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Intentional Community and Permaculture

For those of you interested in Intentional Community this essay is about two such communities.  The Permaculture Institute has presented the Permaculture Design Course (PDC) at Lama Foundation over the past 7 years, and will begin teaching the PDC at Sat Yoga Ashram next year.

Lama Foundation was formed in 1967 and is one of the few remaining intentional communities from that era.  Lama was founded around spiritual growth and has been the home and host to many of the leading spiritual leaders from around the world.  It was here that Ram Dass wrote “Be Here Now”.

It is an isolated place at 8600 feet altitude in the Sangre de Christo mountains, and has simple rules of membership which include no drugs/alcohol, daily meditation, seva (or service to others), and consensus decision-making.  There is an implicit practice of respect for others, and a dedication to seeking spiritual awakening.

It has been my experience that all of the communities that have sustained over the years have a core set of principles and goals that hold its members together and on the same path.

I recently spent 3 months at Sat Yoga Ashram in Costa Rica and was astonished at how the spirit of tolerance, respect, and spiritual practice held all of the members in a calm and joyful space of love and commitment.  It was  great to experience this community and to be included in their daily practice and their extended family.  I got more writing done there than I have accomplished in years and found a new direction in my pursuit of permaculture.

For anyone seeking community be sure that the invisible structures (governance, finance, social and legal structures) are transparent and well understood by the community members.  It seems that the core problems of community formation and long-term survival revolve around attention to these structures.  In my experience I find that it is ownership and finance that ultimately determine the success or failure of communities.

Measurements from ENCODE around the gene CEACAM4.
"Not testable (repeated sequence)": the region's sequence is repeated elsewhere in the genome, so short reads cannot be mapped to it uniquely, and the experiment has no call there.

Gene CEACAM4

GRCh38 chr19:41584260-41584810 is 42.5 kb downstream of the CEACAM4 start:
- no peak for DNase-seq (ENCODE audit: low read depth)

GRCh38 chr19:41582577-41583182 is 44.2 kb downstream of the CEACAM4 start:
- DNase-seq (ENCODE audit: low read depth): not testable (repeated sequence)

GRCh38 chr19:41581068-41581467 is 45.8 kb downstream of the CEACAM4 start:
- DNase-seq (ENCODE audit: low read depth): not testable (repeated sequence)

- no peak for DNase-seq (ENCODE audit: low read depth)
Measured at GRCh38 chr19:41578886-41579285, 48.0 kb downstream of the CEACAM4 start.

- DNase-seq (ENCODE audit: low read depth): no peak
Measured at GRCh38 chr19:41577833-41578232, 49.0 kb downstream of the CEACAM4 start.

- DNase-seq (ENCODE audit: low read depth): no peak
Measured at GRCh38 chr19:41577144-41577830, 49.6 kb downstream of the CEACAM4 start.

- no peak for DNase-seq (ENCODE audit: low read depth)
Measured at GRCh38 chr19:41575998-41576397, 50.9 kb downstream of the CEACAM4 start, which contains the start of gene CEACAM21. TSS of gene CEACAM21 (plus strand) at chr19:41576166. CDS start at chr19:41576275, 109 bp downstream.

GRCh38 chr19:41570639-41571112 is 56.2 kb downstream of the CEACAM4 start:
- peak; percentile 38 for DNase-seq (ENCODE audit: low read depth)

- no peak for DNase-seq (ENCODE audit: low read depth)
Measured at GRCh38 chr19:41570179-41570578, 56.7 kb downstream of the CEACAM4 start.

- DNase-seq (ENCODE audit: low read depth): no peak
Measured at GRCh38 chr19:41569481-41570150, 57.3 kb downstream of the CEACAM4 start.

At both Lama Foundation and Sat Yoga one is able to see how community works and if it is truly something that one really wants.  At both of these communities ownership is held in common by the membership and not as individual property.  I certainly recommend that everyone who is interested in community spend some time “in” community to see if that is truly what is wanted.

I know from my years of teaching permaculture that many students of my courses have a longing for community and it is no wonder since most of our community structures have disappeared as a place that is supportive, safe and kind.  Even our families have gone through a process of separation either through divorce or separation for financial opportunity in other locations than the family hometown.

Humans are herd animals and have the same instinct to gather together and protect each other as do other herd animals.  In my life I have watched more and more of the community structures that once offered and supported such togetherness are slowly disappearing.  Our churches and religious beliefs used to provide some comfort in a hostile seeming world.  Our schools were once a refuge and gathering place for children that was safe and secure and offered a lifetime of memories of friendship, and loyalty to something greater than ourselves.  Most of those structures no longer provide the supportive environment that they once did.

I firmly believe that we must restore community if we are to survive a very threatening future.  We will have to have the support and comfort provided by other like-minded friends to build our future.  Permaculture has always offered a system of design that was dependent on understanding and cooperation with nature and while supportive of community building between humans it was never a high priority or at least the “how to” element was a little sketchy.

The ethics of permaculture certainly point us to a need for cooperation if we truly “Care for people”, which is the second ethic.  If we truly care for people then we have to care for ourselves and our own growth as caring and loving individuals.  We also have to participate with others in creating a supportive and nurturing environment for this “care” to happen in.

Through my on explorations I have come to the conclusion that we must support our own spiritual growth and understanding in order to truly understand what the permaculture ethics entail.  The permaculture ethics are certainly a very good basis for community formation.  I think that in addition to the three ethics: Care of the Earth, Care of people, and Return all excess yield to care of the  Earth and people, we must add the fourth ethic “Control population and materialism” which was inexplicable dropped from the statement of ethics sometime in the   80’s.

I hope you are able to join us at Lama this June or in Costa Rica in January 2016 at Sat Yoga to experience for yourself what true community looks and feels like.